Most people will first see Shiloh in the Red Riding Hood update March, 2011. He’s apparently the bad-boy woodsman who Amanda Seyfried’s parents don’t want her involved with. Also, maybe his big break is closer to his near-miss than it appears: from the trailer it looks like he may be a werewolf.
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I had been looking forward to The Last Exorcism for a long time. I was even afraid that it would be too scary for me. I mean, I was terrified by Paranormal Activity and have only just recently been able to get it out of my mind as I lie in bed watching my bedroom door.
Last Exorcism opened yesterday and I went to the first matinee today. I was late, previews had already started, but the ticket taker told me I’d probably be able to find a seat. I guess he was mocking me because there were like ten people in the theater.
I liked the handsome preacher Cotton right away. He was on a mission to debunk exorcisms and traveled to a backwoods southern town to do so.
There he meets Nell, a home-schooled sixteen-year-old girl who may be the victim of incest… or something else entirely.
The acting was great, like really great. I enjoyed the movie until the ending. Oy, the ending. I don’t know what happened there. It was as dismal as the Nicholas Cage version of Wicker Man.
I want to encourage people to see this, but as I walked home I kept thinking that Last Exorcism made the Blair Witch Project, which I loved, look like Citizen Kane.
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Posted in movie reviews, movies, tagged Bryan Lee O'Malley, Comic, Comic book adaptations, Comic-Con, Comicon, Comics, Edgar Wright, Michael Cera, Movie, Movies, Scott Pilgrim, Scott Pilgrim Movie Review, Scott Pilgrim vs. the World on July 26, 2010 |
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I loved the preview for this movie. An adorable beta boy (Michael Cera) has to battle his lady love’s (Mary Elizabeth Winstead) seven evil exes to win her heart.
I thought it might be a more kinetic Paper Hearts, but instead Scott Pilgrim vs. the World was two hours of an inside joke I didn’t get inside a video game I didn’t understand.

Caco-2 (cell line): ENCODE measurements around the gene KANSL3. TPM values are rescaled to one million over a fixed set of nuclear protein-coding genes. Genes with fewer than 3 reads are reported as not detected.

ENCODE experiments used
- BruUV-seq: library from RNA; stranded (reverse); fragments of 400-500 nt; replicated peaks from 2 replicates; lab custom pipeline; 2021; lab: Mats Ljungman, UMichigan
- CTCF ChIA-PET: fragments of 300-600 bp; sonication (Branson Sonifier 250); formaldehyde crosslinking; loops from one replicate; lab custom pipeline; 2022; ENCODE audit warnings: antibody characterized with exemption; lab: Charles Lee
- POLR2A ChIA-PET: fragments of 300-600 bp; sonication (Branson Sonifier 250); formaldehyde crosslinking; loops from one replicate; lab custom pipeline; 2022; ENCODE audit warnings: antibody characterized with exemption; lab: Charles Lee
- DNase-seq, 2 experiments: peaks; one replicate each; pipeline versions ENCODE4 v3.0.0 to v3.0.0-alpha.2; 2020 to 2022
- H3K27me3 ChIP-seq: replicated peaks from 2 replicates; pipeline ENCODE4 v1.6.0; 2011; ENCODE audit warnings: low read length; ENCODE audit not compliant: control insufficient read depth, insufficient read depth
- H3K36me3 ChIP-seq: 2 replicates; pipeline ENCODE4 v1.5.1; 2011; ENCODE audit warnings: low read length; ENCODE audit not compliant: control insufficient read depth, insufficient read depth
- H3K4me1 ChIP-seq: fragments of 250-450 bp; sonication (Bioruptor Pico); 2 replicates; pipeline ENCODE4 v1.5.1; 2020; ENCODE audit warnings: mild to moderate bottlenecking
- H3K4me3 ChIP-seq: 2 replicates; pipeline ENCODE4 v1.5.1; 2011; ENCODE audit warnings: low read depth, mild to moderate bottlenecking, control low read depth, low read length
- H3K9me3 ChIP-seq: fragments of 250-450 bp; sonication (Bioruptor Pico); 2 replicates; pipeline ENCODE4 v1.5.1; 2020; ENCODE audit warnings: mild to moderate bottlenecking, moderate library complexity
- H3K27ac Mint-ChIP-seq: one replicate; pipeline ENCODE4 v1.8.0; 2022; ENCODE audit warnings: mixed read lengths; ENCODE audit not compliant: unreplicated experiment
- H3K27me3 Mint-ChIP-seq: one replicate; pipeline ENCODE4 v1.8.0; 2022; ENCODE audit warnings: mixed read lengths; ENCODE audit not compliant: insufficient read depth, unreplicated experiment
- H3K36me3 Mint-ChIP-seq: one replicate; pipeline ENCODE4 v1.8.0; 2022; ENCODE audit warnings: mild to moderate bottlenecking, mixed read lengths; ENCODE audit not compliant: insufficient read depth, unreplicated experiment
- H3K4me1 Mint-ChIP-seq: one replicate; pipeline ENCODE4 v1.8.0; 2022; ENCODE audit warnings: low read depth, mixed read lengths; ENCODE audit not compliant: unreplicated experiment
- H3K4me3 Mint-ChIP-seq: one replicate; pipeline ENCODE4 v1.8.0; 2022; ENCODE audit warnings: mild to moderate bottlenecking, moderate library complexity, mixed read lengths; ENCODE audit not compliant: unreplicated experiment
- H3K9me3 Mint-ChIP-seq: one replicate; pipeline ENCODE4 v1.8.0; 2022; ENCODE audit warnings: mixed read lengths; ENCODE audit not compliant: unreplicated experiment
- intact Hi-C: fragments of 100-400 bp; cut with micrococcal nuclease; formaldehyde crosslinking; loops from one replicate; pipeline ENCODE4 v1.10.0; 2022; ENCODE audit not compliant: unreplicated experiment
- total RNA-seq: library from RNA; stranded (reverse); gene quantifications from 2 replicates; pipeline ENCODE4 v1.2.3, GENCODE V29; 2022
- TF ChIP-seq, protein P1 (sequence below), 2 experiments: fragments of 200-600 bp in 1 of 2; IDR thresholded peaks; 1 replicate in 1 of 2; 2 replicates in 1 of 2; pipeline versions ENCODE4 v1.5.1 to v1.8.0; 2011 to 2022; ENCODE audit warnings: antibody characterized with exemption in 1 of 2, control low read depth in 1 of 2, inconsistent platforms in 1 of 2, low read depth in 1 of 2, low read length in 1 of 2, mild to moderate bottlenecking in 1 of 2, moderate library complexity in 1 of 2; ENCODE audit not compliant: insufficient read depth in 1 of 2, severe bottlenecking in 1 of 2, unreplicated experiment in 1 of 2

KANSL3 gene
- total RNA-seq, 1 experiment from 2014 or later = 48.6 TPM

At first I just figured I was too damn old for the jarring, ADD-accommodating style of this movie, but maybe it’s just that I’m too damned out. This thing has cult written all over it in comic book bubbles, literally.
It did have good indie pop, though. And warm, grounding performances from the leads, plus delicious cameos from HBO’s Thomas James and Jason Schwartzman. Kieran Culkin steals every scene he’s in as Scott’s gay roommate; they share a bed even though there’s nothing going on.
I found myself annoyed with this movie. It wasn’t so much the comic book thing–my first Web site was an homage to Chasing Amy, after all–it was the video game thing. It was the way that after Pilgrims rivals were defeated (spoiler?) coins fell to the floor as if instead of returning to dust they were returning to bus fare. Or the way there was a Crouching Tiger aerial fight scene every ten minutes. Or the way no one questioned any of it.
I found myself wondering if this movie would just be a cult thing for the type of fanwankers who were surrounding me tonight, or if I should really be taking note of the jump cuts and stupid one-liners if I hope to make it as an author. I mean is this the way things are heading?
The practical adult side of me will be checking Box Office magazine to see the weekend returns so I can decide if I should start getting my narrative inspiration from video games.
I can’t hear my regular muse right now anyway. I have tinnitus from Scott Pilgrim’s quest.